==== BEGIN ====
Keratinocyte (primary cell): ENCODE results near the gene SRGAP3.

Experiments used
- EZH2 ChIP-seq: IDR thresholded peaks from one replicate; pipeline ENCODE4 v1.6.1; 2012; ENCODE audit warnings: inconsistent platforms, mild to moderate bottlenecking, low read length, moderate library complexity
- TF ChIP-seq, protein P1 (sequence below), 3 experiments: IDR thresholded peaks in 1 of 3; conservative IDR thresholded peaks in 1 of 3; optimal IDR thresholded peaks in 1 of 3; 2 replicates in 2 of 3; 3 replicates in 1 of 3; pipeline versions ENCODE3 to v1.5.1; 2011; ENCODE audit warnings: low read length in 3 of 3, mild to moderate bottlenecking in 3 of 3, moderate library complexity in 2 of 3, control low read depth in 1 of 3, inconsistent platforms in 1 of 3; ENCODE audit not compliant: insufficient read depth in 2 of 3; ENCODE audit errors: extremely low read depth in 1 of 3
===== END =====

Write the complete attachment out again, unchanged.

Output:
Keratinocyte (primary cell): ENCODE results near the gene SRGAP3.

Experiments used
- EZH2 ChIP-seq: IDR thresholded peaks from one replicate; pipeline ENCODE4 v1.6.1; 2012; ENCODE audit warnings: inconsistent platforms, mild to moderate bottlenecking, low read length, moderate library complexity
- TF ChIP-seq, protein P1 (sequence below), 3 experiments: IDR thresholded peaks in 1 of 3; conservative IDR thresholded peaks in 1 of 3; optimal IDR thresholded peaks in 1 of 3; 2 replicates in 2 of 3; 3 replicates in 1 of 3; pipeline versions ENCODE3 to v1.5.1; 2011; ENCODE audit warnings: low read length in 3 of 3, mild to moderate bottlenecking in 3 of 3, moderate library complexity in 2 of 3, control low read depth in 1 of 3, inconsistent platforms in 1 of 3; ENCODE audit not compliant: insufficient read depth in 2 of 3; ENCODE audit errors: extremely low read depth in 1 of 3